This difference between how patients experienced their operations and how they remembered them exists with all experiences, both pleasant and unpleasant.

That has big implications for how startups should build products. Customers come back or tell their friends because of how they remember the experience of a product or a service, not because of how they experienced it at the time. Accordingly products should be engineered to deliver moments of delight and happy endings rather than maximum overall utility.

At Forward Partners we always look for those moments of delight, which we call “eyes-light-up moments”. Going forward I will be pushing us to pay equal attention to the closing moments of a customer experience.

      


Courage and facing up to failure

I’ve just read Atul Gawande’s Being Mortal, a book lots of people seem to be talking about all of a sudden. It’s a great book, and one I highly recommend. Mostly it is about making better choices for ourselves and our loved ones as we grow old, which is a far cry from startups.

One passage is different though. It’s about courage, which is required in spades if we are to make the most of our old age and if we want to make the most of our startups.

Gawande starts by turning to Plato who wrote “Courage is strength in the knowledge of what is to be feared or hoped” and “Wisdom is prudent strength”.

Which brings me to startups. It takes great courage to found and build a company, to maintain conviction in the face of naysayers, to get back up again when you get knocked down and to persevere when things look helpless. But it is also important to be wise. To know when to carry on or when to change course, or even give up. It was only after Ev and Biz Stone gave up on Odio that we got Twitter.

Gawande goes to on say that at least two kinds of courage are required in ageing and sickness. The courage to seek out the truth of what might happen both on the upside and the downside, and then the courage to act upon it. Again that’s super important at startups – the best founders tirelessly look for ways to expand the upside and ways their companies can go wrong. Other founders put their heads in the sand.

In a further parallel with startups, Gawande notes that ageing and sickness are highly complicated and uncertain, and that it is very hard to build an accurate picture of what’s going on or of the implications of any particular course of action.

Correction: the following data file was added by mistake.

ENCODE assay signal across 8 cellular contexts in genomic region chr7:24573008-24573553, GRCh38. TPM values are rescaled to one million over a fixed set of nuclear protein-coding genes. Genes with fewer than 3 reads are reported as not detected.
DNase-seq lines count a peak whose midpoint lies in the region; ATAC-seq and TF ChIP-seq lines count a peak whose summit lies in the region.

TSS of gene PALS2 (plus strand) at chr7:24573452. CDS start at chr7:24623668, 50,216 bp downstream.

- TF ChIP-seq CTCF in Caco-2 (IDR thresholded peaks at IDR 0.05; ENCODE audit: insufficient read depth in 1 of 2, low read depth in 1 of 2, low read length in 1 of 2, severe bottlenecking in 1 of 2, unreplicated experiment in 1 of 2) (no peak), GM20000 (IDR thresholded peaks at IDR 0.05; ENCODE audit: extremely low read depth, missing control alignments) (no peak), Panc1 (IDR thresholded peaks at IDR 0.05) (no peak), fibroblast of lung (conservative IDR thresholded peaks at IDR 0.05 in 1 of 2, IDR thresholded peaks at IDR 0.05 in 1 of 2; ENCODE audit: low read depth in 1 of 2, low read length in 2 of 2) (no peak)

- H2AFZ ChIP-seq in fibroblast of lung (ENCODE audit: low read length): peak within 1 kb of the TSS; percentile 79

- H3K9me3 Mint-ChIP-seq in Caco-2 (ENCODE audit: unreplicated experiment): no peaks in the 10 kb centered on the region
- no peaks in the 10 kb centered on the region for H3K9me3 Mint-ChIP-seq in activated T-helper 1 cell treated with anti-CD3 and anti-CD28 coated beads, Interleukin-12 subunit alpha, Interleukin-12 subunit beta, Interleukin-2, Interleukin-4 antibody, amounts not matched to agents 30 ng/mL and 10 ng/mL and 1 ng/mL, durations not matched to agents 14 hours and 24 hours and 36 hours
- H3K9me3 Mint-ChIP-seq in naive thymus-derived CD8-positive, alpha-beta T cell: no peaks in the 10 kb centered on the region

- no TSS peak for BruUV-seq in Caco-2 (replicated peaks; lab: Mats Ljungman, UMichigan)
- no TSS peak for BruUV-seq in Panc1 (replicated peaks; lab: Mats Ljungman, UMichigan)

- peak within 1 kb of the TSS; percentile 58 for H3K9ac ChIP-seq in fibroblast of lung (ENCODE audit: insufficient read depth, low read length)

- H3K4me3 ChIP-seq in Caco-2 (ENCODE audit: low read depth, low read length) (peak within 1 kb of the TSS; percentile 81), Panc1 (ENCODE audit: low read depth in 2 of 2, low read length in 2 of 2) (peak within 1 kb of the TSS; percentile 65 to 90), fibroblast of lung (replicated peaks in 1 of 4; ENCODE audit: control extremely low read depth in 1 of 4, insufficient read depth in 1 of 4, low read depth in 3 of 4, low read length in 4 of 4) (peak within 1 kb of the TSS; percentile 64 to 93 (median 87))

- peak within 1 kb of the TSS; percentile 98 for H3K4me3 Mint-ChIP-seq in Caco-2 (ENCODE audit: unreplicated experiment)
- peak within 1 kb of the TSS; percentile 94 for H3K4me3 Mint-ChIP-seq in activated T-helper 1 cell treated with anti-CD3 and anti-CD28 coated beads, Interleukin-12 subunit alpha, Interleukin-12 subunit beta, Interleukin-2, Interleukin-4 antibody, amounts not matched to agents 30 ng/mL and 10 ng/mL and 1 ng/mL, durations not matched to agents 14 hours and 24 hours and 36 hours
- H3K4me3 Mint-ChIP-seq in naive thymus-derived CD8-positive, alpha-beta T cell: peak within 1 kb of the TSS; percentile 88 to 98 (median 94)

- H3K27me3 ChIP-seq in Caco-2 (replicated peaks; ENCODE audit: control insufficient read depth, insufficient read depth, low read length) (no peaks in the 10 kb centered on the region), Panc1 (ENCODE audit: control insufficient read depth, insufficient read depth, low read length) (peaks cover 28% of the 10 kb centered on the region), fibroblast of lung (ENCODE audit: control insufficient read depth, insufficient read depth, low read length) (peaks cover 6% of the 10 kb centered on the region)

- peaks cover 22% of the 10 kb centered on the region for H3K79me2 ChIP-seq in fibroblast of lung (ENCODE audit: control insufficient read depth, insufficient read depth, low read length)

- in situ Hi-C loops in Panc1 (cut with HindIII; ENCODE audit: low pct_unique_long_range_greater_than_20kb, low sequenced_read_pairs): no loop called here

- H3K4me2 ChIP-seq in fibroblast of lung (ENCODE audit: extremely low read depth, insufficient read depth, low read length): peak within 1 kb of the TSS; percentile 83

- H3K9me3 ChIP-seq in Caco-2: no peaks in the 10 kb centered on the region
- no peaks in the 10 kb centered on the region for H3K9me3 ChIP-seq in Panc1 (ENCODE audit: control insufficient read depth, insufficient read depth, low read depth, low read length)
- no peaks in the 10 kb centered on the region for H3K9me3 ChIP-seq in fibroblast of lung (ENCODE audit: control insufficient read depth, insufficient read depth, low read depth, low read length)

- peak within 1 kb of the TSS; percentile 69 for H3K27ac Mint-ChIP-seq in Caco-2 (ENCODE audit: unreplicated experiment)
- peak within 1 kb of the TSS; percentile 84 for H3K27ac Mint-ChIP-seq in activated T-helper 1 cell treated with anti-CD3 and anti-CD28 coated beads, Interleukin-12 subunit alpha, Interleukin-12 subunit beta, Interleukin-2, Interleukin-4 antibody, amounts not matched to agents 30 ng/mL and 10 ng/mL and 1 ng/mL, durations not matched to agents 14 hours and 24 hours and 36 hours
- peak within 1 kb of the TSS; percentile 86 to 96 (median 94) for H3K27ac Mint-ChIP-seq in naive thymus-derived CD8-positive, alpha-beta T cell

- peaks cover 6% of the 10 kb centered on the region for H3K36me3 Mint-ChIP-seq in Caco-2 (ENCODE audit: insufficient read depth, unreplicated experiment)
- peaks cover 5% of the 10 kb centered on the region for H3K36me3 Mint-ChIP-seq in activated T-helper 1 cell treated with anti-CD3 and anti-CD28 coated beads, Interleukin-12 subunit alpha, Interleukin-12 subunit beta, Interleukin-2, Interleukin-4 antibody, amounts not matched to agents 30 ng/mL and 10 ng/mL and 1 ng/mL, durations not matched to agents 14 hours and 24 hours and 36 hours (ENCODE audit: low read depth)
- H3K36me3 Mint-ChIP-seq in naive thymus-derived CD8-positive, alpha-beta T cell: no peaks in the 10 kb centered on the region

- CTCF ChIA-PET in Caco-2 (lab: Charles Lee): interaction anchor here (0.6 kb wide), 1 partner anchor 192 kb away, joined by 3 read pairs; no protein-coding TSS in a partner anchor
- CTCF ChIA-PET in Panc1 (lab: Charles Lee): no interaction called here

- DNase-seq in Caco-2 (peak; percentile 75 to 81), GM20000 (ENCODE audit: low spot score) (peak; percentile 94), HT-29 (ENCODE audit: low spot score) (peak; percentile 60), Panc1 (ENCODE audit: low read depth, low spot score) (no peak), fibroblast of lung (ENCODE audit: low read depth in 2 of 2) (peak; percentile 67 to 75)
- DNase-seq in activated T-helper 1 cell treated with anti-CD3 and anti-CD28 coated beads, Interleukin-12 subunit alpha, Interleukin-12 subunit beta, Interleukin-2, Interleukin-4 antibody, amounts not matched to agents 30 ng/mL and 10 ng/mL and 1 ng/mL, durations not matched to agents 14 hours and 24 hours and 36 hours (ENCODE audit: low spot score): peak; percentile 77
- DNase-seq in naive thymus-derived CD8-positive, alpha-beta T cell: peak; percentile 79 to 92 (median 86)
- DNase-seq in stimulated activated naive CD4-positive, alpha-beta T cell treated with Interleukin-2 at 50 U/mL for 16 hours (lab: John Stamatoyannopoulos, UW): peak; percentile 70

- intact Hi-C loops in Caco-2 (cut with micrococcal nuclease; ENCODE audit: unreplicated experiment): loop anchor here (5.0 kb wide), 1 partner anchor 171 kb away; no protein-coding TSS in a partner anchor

It is in this uncertain environment that we must find the courage to act. Very often that choice means deciding which is more important, our hopes or our fears. Do we want the chance of a much better life, or do we simply want to stay alive?

That last question is as relevant in startup boardrooms as it is in the Emergency Room, but it is rare to see the difficult topic of potential permanent decline and failure addressed well enough that the the following course of action gives the best chance of happiness to all concerned. More common is to raise more money if it’s available, keep going with more or less the same plan and only make radical changes when the writing is well and truly on the wall. By this point there is much less cash left, the options for remedial action have become limited and the chances of achieving even a half decent outcome are much reduced.

The starting point for most founders is that they can overcome all the obstacles in their way and overcome what, to many, look like impossible odds. Possessing the self-confidence and resilience to maintain this perspective is an amazing gift that has enabled many entrepreneurs to achieve amazing things and it is something we look for in the founders we back. My closing point in this post though, is that in some situations the right thing to do is to stop trying to achieve the impossible, reduce our level of ambition and start building the best possible future within the constraints that face us.

Contemplating anything other than success is tough for most people involved with startups. Nobody likes a naysayer and fear of being thought of as unambitious or lacking tenacity made me think twice about writing this post. I decided to press ahead because the truth is that only a small fraction of startups achieve unfettered success (we will be happy if one in three of our portfolio are that lucky, and even those will face difficult periods). For the rest finding the courage to face the truth and make difficult decisions early will make them happier in the long run.